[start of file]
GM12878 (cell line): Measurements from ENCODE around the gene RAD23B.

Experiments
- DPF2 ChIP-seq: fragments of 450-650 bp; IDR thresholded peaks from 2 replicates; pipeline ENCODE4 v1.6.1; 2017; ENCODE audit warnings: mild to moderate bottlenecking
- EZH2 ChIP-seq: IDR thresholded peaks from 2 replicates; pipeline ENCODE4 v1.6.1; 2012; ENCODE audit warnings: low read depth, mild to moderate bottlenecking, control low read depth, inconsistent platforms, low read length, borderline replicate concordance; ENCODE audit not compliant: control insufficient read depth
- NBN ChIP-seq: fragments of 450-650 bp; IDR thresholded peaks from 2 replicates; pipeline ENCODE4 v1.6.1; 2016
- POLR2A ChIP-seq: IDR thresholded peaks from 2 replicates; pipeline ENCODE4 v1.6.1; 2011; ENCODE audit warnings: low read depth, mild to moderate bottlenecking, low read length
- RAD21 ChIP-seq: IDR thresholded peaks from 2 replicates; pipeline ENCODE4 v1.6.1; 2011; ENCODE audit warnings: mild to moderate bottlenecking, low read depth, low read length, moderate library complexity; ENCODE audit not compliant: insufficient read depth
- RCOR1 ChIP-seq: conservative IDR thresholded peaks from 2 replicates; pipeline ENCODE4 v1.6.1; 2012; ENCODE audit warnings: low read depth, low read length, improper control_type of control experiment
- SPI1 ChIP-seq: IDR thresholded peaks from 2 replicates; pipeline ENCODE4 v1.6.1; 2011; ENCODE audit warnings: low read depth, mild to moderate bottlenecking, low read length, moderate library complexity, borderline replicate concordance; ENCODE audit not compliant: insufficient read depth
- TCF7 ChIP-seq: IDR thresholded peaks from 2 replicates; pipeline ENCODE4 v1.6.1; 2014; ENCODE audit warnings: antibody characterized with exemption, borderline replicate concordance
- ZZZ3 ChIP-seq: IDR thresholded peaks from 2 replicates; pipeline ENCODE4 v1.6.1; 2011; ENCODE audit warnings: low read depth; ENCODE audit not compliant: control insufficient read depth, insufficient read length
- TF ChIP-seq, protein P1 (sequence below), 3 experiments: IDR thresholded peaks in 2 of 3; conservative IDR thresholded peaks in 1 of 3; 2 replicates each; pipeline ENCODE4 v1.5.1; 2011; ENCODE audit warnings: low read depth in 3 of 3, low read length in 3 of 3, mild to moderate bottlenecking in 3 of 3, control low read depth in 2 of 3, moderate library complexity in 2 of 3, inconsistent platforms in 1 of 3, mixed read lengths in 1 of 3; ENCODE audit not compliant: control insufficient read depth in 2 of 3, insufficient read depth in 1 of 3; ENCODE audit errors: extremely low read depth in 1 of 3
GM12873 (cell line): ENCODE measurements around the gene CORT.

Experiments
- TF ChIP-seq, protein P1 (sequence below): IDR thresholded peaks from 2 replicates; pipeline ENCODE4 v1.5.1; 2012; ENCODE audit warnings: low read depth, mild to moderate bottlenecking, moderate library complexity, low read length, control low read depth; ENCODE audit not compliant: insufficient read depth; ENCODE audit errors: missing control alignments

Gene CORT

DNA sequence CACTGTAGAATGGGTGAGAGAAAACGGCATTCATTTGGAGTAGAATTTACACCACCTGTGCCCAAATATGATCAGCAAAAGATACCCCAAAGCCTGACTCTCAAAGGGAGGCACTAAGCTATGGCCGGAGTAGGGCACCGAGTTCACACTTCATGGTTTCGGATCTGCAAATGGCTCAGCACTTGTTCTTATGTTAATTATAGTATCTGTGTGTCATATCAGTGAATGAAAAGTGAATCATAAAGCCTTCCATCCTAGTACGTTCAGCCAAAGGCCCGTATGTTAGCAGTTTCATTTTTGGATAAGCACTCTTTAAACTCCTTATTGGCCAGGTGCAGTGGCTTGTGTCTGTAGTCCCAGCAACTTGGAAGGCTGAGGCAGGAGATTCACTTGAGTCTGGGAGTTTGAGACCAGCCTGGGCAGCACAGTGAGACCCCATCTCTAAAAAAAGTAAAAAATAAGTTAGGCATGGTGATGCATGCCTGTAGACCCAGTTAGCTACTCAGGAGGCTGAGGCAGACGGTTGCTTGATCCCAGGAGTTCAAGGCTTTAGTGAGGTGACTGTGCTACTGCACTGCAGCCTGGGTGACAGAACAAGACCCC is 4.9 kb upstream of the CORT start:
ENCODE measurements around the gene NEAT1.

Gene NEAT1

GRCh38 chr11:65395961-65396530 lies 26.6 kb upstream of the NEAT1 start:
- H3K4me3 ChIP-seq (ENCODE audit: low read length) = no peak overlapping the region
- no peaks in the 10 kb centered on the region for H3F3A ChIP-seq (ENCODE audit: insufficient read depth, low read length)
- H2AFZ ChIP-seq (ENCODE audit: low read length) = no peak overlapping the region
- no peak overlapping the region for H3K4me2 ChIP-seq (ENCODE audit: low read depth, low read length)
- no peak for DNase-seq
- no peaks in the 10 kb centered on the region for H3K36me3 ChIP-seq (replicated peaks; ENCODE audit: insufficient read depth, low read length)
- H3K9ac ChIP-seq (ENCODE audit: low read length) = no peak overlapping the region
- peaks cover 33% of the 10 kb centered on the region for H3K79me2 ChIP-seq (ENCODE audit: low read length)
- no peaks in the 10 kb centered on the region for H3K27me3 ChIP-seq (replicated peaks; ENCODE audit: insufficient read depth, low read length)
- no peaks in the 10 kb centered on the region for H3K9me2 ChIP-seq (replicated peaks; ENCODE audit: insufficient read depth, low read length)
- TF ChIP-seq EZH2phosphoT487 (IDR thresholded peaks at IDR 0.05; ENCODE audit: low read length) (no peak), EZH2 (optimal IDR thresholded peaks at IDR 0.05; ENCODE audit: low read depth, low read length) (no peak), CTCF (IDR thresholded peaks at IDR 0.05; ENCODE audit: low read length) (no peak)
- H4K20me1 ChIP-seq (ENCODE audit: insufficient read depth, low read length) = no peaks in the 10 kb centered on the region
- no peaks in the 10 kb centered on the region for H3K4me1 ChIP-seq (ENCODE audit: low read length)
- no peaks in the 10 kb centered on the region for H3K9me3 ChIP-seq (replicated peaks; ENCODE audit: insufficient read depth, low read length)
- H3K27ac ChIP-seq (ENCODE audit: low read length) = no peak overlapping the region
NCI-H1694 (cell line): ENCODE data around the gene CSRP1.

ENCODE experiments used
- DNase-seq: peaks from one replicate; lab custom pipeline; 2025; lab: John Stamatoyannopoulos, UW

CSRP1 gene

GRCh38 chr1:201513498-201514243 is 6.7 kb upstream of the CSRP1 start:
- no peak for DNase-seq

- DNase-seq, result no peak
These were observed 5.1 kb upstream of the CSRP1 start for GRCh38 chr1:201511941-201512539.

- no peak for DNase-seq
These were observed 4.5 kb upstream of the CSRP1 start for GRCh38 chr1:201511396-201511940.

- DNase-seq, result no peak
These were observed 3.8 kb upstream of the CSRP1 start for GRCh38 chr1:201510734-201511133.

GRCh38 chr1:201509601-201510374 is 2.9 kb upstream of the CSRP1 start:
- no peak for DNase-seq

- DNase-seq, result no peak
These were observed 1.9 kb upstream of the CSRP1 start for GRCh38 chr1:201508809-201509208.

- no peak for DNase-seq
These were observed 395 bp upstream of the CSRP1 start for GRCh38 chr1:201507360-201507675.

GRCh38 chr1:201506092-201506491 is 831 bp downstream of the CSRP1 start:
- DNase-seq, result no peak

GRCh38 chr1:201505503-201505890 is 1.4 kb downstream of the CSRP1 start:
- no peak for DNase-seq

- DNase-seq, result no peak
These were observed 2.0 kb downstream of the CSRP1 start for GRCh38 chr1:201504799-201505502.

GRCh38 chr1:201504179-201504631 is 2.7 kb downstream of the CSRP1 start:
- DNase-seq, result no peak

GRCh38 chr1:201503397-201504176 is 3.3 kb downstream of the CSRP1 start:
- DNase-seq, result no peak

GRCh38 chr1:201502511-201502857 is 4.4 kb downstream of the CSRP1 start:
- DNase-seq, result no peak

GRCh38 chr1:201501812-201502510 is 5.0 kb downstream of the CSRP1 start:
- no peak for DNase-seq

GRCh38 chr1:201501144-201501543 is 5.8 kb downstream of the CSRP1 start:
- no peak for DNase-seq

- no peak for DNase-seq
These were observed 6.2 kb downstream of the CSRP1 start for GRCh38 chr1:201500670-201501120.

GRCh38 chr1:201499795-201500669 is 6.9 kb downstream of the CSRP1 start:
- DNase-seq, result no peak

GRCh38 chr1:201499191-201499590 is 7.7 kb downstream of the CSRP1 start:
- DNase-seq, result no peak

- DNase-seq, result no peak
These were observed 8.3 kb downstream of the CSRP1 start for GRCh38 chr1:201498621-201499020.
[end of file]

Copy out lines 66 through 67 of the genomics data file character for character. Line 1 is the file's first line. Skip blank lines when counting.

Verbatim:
GRCh38 chr1:201501812-201502510 is 5.0 kb downstream of the CSRP1 start:
- no peak for DNase-seq